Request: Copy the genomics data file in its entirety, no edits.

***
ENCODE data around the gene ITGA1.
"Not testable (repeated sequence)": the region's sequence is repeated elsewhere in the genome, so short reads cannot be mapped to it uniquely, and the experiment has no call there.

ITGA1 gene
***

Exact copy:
ENCODE data around the gene ITGA1.
"Not testable (repeated sequence)": the region's sequence is repeated elsewhere in the genome, so short reads cannot be mapped to it uniquely, and the experiment has no call there.

ITGA1 gene